Good Neighbors, Mr. Pence

Mr. Pence, on Thursday, [June] 28 you will be in Guatemala. You have said that it is a visit by “good neighbors.” I don’t know your agenda, but good neighbors take advantage of these meetings to talk about what makes them happy, worried and uncomfortable. Knowing that President Jimmy Morales will tell you it is good to have you here and that he will give you his blessings and try to appear the obedient sardine (remembering the beautiful fable of Juan José Arévalo), I will go ahead and welcome you, and put the good neighborly treatment that you are giving to immigrants out on the table.*

In order to win the votes of working people and the religious fundamentalist population, your administration under Donald Trump has dangerously developed a racist, anti-immigrant narrative that encourages violence. With respect to the neighbors seeking the American dream, President Trump has gone so far as to call them “animals,” and he has called United States neighbors Honduras and El Salvador “shithole countries.”

You’re right about something: between the takeover of the government by criminal groups, the inequality, the poverty, impunity, and remnants of the Cold War, and the violence provoked by the providers of drugs to the booming American market, living in Guatemala, El Salvador, and Honduras is a tragedy for the majority.

Nevertheless, there are innumerable facts that allow us to affirm that what is experienced today in Guatemala, Honduras and El Salvador is, to a large extent, the result of decisions that were made in Washington. It ranges from the changes in trade and investment deals and the agreement to reduce the role of the government which has limited economic development, to the strength that you and your companies (with their wide-ranging support and who act according to their own interests) have wielded to influence the politics of these countries, which go from authoritarianism and internal war, to peace and democracy. Another strong link that defines our relationship is the family relationship forged by immigrants who left these places to seek a better future and to devote their strength and knowledge to building the enormous economy that you boast about.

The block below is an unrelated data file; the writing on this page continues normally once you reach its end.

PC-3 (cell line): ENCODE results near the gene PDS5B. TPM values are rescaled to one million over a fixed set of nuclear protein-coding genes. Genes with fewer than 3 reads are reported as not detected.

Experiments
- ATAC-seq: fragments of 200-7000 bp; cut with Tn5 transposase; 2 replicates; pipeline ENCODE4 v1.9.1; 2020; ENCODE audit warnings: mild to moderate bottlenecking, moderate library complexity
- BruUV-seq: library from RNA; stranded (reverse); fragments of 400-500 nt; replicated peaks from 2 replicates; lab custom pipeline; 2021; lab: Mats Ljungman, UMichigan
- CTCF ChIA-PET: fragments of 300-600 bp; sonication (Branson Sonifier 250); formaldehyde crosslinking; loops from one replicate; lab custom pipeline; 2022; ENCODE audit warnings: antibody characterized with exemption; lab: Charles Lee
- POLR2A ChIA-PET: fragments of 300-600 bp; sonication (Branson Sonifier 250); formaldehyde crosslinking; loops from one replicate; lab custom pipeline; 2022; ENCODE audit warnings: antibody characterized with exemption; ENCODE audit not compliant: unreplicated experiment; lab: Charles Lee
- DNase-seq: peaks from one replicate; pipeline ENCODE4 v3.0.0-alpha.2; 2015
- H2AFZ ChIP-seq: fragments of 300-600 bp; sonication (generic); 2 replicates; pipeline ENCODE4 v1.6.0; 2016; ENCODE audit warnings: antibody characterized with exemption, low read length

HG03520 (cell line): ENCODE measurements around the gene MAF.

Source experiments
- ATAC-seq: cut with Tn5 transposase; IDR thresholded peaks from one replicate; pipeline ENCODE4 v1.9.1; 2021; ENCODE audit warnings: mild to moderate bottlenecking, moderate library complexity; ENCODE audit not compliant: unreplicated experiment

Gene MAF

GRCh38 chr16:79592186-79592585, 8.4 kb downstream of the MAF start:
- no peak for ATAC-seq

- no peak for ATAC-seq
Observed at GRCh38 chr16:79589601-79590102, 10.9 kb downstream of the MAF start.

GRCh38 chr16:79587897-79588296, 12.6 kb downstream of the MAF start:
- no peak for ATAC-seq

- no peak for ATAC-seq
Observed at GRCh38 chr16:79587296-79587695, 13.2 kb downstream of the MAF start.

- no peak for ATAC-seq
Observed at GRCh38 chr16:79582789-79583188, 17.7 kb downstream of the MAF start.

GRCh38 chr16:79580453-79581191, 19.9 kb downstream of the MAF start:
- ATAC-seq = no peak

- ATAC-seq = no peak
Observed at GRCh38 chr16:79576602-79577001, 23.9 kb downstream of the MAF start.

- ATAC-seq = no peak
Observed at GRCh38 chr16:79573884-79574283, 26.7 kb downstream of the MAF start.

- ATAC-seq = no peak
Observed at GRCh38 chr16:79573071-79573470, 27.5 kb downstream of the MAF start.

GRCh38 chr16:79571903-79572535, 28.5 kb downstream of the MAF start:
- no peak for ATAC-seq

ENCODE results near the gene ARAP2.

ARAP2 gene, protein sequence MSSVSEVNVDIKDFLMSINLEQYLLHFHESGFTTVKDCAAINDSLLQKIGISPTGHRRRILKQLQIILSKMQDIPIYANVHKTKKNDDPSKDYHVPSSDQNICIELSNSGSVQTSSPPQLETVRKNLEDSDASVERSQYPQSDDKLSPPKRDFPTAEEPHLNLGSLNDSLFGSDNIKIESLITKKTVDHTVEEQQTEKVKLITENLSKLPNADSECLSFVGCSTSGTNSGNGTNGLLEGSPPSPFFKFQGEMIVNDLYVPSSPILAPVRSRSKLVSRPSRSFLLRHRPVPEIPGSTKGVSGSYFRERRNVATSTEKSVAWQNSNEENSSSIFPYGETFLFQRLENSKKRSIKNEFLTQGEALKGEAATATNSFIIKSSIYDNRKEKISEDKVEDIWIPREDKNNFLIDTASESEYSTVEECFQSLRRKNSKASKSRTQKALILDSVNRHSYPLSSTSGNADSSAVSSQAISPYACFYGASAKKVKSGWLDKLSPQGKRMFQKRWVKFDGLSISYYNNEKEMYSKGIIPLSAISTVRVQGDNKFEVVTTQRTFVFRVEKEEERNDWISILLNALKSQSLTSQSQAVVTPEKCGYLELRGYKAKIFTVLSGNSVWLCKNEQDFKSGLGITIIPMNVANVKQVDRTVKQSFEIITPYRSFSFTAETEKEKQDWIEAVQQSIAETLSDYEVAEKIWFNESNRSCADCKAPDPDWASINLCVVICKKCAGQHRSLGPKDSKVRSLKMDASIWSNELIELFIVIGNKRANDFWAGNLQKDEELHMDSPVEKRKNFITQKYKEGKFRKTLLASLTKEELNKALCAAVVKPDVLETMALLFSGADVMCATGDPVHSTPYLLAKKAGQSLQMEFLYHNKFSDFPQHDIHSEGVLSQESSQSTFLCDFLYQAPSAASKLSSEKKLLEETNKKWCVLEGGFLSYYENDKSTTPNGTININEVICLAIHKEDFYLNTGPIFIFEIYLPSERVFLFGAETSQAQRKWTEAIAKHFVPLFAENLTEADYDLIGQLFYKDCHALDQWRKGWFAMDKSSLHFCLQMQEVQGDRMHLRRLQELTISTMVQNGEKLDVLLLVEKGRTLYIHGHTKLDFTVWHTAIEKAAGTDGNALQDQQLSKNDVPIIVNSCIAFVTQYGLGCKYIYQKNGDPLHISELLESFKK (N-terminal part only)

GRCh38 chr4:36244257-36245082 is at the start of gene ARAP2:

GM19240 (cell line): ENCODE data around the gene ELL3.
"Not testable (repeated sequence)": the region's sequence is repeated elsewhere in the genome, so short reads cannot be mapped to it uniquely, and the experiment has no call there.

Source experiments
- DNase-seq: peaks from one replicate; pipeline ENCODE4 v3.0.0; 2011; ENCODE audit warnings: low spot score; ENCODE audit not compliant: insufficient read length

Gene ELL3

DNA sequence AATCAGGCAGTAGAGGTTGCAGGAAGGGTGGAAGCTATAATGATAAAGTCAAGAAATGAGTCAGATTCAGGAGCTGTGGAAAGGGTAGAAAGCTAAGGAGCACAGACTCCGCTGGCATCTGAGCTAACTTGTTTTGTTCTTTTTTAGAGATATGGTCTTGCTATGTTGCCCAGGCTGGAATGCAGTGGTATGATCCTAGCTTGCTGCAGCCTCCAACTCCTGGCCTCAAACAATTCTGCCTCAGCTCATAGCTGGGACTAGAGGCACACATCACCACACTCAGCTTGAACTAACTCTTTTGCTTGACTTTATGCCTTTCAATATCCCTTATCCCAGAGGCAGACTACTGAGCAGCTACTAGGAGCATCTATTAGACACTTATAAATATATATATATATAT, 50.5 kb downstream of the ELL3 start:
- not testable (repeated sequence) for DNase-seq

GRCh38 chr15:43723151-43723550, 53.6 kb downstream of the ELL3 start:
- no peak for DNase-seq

In that sense, you have decided to close the borders, but good neighbors must be empathetic. Have you listened to the cries of more than 2,000 Central American children who have been separated from their families by your administration? Can you imagine your children in this situation? It’s unacceptable. Not one immigrant should be treated the way you have treated your neighbors, Mr. Pence. Understand that while people continue to live between misery and violence, your discourse on the wall and your increasingly harsh measures against immigrants far from discourages them; it motivates them to arrive to the United States as soon as possible.

It is important to consider that the United States, in its position as the world leader, is called upon to find constructive solutions to migration caused by poverty and violence. If you want to help, help in the design and implementation of national plans that seek, at a minimum, compliance with the 2030 Development Agenda; with economic and fiscal reforms that increase wealth and distribute it better, and that universalize food, education, healthcare and work.

No more death or cages. Help us out of the economic and social backwardness. That’s what a good neighbor should do, Mr. Pence, if it does not want to see additional immigration. Hopefully, you’ll see that.

*Editor’s note: The author is referring to “The Shark and the Sardines,” by Juan Jose Arevalo, who served as president of Guatemala between 1945-1951, a fable which depicts the United States as a shark and Latin American ‘have-nots’ as poor sardines.

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